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Thomas Telford

(1757—1834) civil engineer


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(1757–1834).

Scots mason, surveyor, architect, and engineer of genius. He was employed on the building of Edinburgh New Town before he moved to London in 1782. Through the good offices of Sir William Pulteney, Bt. (1729–1805), MP for Shrewsbury, Salop., he was employed to carry out certain works in that town, including alterations to the Castle (1787). He built (1787–93) the County Gaol there to designs by John Hiram Haycock (1759–1830) with modifications by John Howard (c. 1726–90), the prison reformer. He designed the robust Neo-Classical Church of St Mary, Bridgnorth, Salop., (1792–4), the utilitarian octagonal Church of St Michael, Madeley, Salop., (1794–6), and pioneered the use of iron for the construction of bridges (he was Surveyor of Bridges to the County of Shropshire) with his hand-some structure at Buildwas (1795–6—demolished). His canal aqueducts at Longdon, Salop. (1793–4), Pont-y-Cysyllte, near Llangollen, Wales (1795–1805), and Chirk, Denbighshire (1796–1801), are among the finest and most dignified of such structures in the world. Telford de-signed more than 1,000 bridges, including the Menai (1819–26) and Conway (1821–6) suspension bridges, Caernarfonshire, Wales, Craigellachie iron bridge, Banffshire, Scotland (1814–15), and arched bridges at Bewdley, Worcs. (1797–9), Dunkeld, Perthshire, Scotland (1806–9), and Dean, Edinburgh (1829–31). His works as a road-and canal-builder and his designs for harbours and docks (including works at Wick, Caithness (from 1808), Aberdeen, Peterhead, Banff, Leith, and the very important St Katherine Docks, London (1825–8—with severe brick warehouses by Hardwick (mostly demolished) ), were among the most accomplished designs for such buildings ever made. He was responsible for over 30 churches and manses in the Scottish Highlands (1825–34), including those at Acharacle, Ardgour, Portnahaven, and Strontian (all in Argyll), and Ullapool (Ross-shire). He laid out Pulteney Model Town, near Wick, Caithness (1808).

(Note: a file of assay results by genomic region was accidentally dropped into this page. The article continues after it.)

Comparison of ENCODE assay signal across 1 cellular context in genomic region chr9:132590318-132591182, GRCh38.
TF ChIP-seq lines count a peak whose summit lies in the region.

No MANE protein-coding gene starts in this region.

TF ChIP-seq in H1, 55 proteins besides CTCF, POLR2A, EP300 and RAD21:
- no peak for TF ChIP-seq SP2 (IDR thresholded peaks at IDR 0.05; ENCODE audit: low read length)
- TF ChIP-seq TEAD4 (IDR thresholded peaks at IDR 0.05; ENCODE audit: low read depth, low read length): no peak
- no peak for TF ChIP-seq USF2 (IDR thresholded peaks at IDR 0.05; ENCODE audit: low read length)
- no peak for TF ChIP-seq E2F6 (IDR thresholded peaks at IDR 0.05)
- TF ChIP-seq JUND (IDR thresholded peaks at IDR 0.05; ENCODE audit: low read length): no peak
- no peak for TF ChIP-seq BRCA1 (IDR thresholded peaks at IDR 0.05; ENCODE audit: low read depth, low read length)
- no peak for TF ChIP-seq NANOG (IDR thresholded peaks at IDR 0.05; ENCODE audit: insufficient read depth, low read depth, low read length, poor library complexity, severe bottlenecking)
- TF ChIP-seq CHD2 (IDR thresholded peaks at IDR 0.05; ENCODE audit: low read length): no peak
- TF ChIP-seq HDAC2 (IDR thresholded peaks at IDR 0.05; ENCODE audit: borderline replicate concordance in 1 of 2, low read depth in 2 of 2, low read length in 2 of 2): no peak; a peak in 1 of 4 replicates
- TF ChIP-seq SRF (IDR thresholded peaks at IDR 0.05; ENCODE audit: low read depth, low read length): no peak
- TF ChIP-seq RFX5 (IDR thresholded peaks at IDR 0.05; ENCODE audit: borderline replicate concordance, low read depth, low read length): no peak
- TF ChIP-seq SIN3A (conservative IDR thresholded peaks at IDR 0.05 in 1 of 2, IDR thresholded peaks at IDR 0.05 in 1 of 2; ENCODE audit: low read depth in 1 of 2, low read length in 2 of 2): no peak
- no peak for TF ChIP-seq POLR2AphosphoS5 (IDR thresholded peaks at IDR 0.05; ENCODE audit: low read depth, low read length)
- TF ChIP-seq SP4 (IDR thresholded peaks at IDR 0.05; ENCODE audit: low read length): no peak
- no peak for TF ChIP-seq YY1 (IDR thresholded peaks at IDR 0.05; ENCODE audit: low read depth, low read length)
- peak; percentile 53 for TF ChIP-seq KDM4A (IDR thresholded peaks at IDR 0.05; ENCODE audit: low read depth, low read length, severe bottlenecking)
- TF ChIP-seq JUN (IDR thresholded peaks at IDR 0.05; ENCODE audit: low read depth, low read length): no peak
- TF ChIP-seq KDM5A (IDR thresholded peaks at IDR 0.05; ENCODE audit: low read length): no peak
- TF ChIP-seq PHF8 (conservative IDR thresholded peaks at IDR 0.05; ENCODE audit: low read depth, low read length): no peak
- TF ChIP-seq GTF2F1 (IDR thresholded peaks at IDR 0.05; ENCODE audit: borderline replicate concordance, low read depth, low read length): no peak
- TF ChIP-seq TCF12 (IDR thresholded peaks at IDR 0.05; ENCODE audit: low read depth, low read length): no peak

Colvin (1995);Nicholson (1835);Oxford Dictionary of National Biography (2004);Penfold (ed.) (1980);Rolt (1958);Skempton et al. (eds.) (2002);Smiles (1862);Telford (1838);Thorne (ed.) (1990)

Subjects: Architecture — History.


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